Complementary approaches to diagnosing marine diseases: a union of the modern and the classic

Linking marine epizootics to a specific etiology is notoriously difficult. Recent diagnostic successes show that marine disease diagnosis requires both modern, cutting-edge technology (e.g. metagenomics, quantitative realtime PCR) and more classic methods (e.g. transect surveys, histopathology and cell culture). Here, we discuss how this combination of traditional and modern approaches is necessary for rapid and accurate identification of marine diseases, and emphasize how sole reliance on any one technology or technique may lead disease investigations astray. We present diagnostic approaches at different scales, from the macro (environment, community, population and organismal scales) to the micro (tissue, organ, cell and genomic scales). We use disease case studies from a broad range of taxa to illustrate diagnostic successes from combining traditional and modern diagnostic methods. Finally, we recognize the need for increased capacity of centralized databases, networks, data repositories and contingency plans for diagnosis and management of marine disease.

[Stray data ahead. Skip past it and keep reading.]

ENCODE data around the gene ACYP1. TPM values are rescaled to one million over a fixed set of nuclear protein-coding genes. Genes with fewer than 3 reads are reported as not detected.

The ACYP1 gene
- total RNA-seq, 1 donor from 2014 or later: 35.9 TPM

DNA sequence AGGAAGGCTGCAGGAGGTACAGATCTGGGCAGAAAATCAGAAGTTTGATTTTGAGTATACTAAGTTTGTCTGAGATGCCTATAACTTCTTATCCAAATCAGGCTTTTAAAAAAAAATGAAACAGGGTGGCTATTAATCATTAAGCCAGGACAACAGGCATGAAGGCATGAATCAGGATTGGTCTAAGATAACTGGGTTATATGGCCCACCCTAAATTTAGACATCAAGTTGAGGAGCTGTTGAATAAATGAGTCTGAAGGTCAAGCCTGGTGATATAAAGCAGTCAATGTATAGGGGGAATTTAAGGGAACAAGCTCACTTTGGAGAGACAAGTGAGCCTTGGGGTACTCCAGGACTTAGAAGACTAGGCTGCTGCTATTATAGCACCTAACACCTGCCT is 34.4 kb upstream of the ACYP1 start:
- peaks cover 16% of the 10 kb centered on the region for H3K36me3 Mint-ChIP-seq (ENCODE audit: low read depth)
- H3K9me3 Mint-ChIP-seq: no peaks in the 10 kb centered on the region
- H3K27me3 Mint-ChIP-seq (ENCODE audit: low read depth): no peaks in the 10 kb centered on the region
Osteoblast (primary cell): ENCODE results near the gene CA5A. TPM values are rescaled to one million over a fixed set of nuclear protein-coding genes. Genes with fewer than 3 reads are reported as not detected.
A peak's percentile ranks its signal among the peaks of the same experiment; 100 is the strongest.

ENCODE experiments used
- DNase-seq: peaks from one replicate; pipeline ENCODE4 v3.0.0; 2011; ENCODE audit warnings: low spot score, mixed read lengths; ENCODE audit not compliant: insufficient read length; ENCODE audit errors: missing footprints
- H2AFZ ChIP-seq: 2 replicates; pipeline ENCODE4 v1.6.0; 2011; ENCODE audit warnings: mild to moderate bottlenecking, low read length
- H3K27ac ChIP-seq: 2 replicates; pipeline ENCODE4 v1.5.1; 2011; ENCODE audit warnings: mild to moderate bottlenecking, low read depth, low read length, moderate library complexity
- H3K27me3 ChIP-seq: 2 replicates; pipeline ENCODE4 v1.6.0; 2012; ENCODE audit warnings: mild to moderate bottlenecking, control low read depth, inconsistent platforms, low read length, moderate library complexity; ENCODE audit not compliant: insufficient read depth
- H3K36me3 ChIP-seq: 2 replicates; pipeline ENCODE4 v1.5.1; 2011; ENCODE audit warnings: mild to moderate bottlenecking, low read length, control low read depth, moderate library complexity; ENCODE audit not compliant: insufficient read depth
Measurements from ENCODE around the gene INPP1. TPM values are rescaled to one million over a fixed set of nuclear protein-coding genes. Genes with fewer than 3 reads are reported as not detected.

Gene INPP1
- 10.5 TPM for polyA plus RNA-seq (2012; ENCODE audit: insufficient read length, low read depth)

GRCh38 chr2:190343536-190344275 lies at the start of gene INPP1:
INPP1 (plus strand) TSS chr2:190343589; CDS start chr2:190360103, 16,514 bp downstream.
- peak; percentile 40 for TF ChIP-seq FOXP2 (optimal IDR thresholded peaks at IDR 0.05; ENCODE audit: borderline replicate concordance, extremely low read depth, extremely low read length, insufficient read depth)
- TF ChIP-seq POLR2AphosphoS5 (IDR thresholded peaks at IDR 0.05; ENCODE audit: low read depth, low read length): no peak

marine disease, aetiology, diagnostics, marine epizootics

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Burge Colleen A., Friedman Carolyn S., Getchell Rodman, House Marcia, Lafferty Kevin D., Mydlarz Laura D., Prager Katherine C., Sutherland Kathryn P., Renault Tristan, Kiryu Ikunari, Vega-Thurber Rebecca (2016). Complementary approaches to diagnosing marine diseases: a union of the modern and the classic. Philosophical Transactions Of The Royal Society B-biological Sciences. 371 (1689). 1-11.,

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